The short bit on English being the current international language of science made me think how we evolve as a human race and how easily it could go in some other direction. We who speak English as a native language tend to expect the world will always understand us. What if we suddenly found that to be taken seriously as thinkers we had to write in Chinese?

Okay, so, that’s the science bit of this post, and on to the gay content.

But a prelude to the gay content is straight content, as the contents are linked. And it’s from the same magazine I’ve been talking about here: Popular Science.

As I flipped through the pages I came across an ad for Lee jeans. Now this was Popular Science, not GQ or Sports Illustrated, so the heterosexual context was more low-key. But still, in the picture, hanging on to the male model’s arm, was a woman, looking up at the jeans-wearer with adoring, relationship eyes.

They were not doing anything sexual, yet the image clearly indicated a heterosexual predisposition. A predisposition subtle enough that people with a similar predisposition might not notice it any more than right-handed people regular notice that the majority of desks in classrooms are designed with them in mind.

But I notice.

And I try to remember this when my culturally-instilled self-loathing tries to emerge and tell me I’m “too out” or “flaunting it” or in some other way acting in a fashion deserving of restraint. I try to remember this and think “Are you kidding?”

If anything, I’m not out enough, not forward enough, not yet bold enough in my proclamation of self.

We soak in heterosexuality. It is flaunted in subtle and not so subtle ways. So much so, it is not recognized as the flaunting that it is, or even that it is. Instead, it is typically absorbed without awareness into our subconscious and sweated out in policy-making that might seem at first glance — which is far too often also the only glance — as neutral, objective even, but actually isn’t.

So what is to be done about this? What can be done? What should be done?

Well, for starters, we of the LGBTQ community can speak out more. I don’t mean speak out more against the status quo of heterosexuality or against the subtle pervasion of homophobia. Although of course we can do those things, and we have been doing those things, and we should continue doing those things.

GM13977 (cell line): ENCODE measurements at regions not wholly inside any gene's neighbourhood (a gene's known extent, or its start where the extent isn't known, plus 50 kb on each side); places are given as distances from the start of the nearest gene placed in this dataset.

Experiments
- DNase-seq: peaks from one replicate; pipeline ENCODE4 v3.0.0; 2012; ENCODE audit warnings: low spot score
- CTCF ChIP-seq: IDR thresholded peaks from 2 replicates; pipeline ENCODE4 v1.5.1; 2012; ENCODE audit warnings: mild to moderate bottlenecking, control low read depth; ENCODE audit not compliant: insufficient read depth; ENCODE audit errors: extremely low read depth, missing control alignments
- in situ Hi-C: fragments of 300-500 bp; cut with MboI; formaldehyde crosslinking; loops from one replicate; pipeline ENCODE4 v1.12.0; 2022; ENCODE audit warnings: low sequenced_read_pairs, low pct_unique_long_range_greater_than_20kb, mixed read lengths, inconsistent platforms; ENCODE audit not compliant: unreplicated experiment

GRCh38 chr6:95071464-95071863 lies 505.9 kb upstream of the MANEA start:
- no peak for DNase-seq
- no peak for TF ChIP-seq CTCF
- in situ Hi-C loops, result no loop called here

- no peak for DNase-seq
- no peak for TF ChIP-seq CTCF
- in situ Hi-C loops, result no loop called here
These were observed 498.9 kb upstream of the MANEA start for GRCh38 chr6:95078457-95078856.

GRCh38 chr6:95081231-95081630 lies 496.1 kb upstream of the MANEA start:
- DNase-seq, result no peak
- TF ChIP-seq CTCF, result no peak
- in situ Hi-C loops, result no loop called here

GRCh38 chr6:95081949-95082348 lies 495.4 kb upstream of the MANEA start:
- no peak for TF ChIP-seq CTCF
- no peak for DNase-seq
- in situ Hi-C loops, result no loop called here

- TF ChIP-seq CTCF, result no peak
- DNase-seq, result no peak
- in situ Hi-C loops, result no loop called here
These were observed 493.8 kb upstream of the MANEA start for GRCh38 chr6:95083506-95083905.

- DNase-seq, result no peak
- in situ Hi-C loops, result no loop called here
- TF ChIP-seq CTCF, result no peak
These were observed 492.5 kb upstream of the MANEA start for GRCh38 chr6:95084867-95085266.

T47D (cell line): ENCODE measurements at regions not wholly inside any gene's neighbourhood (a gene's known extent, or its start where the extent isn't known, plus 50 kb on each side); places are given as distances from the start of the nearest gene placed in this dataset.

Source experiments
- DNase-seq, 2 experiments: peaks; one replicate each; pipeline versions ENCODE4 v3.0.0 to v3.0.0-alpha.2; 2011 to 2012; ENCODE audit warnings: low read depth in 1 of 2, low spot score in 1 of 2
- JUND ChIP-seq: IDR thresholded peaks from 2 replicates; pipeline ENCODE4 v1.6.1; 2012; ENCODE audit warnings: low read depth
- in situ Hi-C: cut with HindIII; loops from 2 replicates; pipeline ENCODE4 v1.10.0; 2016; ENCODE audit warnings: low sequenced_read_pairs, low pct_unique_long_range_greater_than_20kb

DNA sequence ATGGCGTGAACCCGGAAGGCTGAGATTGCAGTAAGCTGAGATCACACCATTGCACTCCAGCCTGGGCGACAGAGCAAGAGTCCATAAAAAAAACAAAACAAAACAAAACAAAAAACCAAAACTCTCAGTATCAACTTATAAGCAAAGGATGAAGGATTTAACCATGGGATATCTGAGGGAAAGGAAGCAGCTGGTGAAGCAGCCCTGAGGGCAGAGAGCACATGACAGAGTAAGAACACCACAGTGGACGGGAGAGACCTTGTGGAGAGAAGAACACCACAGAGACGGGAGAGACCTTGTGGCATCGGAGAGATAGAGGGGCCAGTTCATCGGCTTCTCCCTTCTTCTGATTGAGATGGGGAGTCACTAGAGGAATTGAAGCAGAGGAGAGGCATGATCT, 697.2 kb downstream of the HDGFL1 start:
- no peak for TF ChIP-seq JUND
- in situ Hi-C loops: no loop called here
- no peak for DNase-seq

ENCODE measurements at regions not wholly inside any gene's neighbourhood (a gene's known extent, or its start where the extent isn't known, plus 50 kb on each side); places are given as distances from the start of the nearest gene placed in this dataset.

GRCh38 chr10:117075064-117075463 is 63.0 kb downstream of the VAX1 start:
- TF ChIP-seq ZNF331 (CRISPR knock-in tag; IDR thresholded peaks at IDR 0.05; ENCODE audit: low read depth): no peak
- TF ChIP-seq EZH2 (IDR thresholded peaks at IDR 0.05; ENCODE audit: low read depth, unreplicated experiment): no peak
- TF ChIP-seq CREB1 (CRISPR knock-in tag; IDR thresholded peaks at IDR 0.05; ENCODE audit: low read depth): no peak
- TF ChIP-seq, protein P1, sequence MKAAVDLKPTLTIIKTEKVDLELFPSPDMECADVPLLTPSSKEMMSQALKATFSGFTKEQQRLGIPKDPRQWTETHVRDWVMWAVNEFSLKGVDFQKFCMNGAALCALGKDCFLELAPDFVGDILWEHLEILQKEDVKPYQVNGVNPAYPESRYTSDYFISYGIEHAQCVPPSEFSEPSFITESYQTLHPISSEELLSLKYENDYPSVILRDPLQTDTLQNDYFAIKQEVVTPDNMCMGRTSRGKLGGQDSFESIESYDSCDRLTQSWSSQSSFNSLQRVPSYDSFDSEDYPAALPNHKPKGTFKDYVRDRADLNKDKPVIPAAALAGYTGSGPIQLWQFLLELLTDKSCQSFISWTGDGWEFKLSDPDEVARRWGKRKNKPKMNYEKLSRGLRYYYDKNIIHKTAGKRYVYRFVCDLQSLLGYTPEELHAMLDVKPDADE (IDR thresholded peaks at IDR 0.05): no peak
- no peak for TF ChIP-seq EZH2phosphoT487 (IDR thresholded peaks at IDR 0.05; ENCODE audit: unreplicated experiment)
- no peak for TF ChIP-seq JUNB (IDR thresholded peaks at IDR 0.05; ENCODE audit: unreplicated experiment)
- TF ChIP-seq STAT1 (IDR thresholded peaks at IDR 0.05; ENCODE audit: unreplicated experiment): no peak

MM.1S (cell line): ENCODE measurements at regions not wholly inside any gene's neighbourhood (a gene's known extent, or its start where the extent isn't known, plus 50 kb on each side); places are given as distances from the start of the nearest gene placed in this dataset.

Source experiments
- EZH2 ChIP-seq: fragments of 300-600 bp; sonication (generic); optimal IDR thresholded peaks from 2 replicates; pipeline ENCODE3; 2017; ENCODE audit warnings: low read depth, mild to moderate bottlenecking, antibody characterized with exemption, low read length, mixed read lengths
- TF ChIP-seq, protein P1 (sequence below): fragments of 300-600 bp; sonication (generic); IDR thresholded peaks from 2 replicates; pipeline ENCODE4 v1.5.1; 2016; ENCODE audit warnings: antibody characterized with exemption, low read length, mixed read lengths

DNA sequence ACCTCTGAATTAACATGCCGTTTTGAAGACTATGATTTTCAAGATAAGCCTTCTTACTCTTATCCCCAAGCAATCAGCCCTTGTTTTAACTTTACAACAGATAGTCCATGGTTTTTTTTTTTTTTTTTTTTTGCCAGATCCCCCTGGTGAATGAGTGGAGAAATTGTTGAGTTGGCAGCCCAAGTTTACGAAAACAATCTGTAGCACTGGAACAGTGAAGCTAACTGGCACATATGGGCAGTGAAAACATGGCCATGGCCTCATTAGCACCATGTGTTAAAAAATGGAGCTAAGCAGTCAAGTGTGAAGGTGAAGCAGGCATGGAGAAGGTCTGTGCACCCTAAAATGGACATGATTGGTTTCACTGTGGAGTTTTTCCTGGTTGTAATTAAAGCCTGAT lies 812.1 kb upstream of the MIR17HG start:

Rather, I mean we need to speak out more for ourselves.

We need to move away from being a persecuted class into being that of a liberated one. We need to become less concerned about how others view us and more concerned about how we view ourselves. Acceptance by others is a benefit, but acceptance of ourselves is a requirement.

These are not unrelated or incompatible notions. For the more rock-solid view of ourselves we have — and the more we assert our natural right to express it — the less damage the fickle weather of the majority can cause us. What does a mountain care about either sunshine or thunderstorm?

My 2014 goal is to market my writing, and myself, with the artistic honesty and integrity both deserve. With that in mind, I have created New Business Cards.

New Business Cards

Let the New Year begin!

Fair Thoughts

I went to the animal fair
the birds and beasts were there
The big baboon by the light of the moon
was combing his auburn hair
The monkey he got drunk
and fell on the elephant’s trunk
The elephant sneezed and fell on his knees
but what became of the monk, the monk

I don’t know where or when I first heard that silly rhyme, but it’s stuck with me without deliberation in the weird way some memories do. I want to attach it maybe to my Grandfather Ross or my step-dad Max, or both, as I seem to remember it coming out of their mouths, but I can’t be certain beyond that seeming.

That’s par for the course for me, as my memories are at best disorganized. And at worst? Maybe lost or at least irretrievable.

I remember my life in fragments that are never attached to dates.